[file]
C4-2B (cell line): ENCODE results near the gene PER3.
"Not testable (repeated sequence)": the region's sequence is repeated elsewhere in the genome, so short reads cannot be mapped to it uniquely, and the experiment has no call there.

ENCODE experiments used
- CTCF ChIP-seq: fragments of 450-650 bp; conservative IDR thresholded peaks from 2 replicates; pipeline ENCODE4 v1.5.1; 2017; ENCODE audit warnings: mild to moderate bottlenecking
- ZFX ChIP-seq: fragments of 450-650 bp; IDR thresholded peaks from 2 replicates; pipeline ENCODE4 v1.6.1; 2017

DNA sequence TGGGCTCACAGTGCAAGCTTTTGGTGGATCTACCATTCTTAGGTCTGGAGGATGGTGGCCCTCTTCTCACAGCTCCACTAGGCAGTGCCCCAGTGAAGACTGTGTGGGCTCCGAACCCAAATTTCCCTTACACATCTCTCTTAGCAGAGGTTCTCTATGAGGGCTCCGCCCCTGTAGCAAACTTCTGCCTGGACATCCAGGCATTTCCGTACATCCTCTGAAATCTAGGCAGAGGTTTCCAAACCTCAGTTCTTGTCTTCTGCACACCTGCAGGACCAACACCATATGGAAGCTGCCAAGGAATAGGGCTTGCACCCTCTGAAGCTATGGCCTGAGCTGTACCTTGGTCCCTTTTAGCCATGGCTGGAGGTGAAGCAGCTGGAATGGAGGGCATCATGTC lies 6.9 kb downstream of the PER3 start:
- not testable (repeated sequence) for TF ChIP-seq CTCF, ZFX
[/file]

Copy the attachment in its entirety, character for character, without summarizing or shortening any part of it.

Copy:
C4-2B (cell line): ENCODE results near the gene PER3.
"Not testable (repeated sequence)": the region's sequence is repeated elsewhere in the genome, so short reads cannot be mapped to it uniquely, and the experiment has no call there.

ENCODE experiments used
- CTCF ChIP-seq: fragments of 450-650 bp; conservative IDR thresholded peaks from 2 replicates; pipeline ENCODE4 v1.5.1; 2017; ENCODE audit warnings: mild to moderate bottlenecking
- ZFX ChIP-seq: fragments of 450-650 bp; IDR thresholded peaks from 2 replicates; pipeline ENCODE4 v1.6.1; 2017

DNA sequence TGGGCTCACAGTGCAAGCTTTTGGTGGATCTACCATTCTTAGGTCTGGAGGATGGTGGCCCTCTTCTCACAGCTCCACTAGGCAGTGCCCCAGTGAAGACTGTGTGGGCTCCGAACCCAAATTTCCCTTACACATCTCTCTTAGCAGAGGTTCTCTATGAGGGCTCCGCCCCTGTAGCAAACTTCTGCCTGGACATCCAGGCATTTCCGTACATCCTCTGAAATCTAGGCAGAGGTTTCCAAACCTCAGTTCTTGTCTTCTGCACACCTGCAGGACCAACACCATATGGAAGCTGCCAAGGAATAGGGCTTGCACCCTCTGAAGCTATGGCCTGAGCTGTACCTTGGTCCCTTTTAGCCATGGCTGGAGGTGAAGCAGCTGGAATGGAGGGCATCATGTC lies 6.9 kb downstream of the PER3 start:
- not testable (repeated sequence) for TF ChIP-seq CTCF, ZFX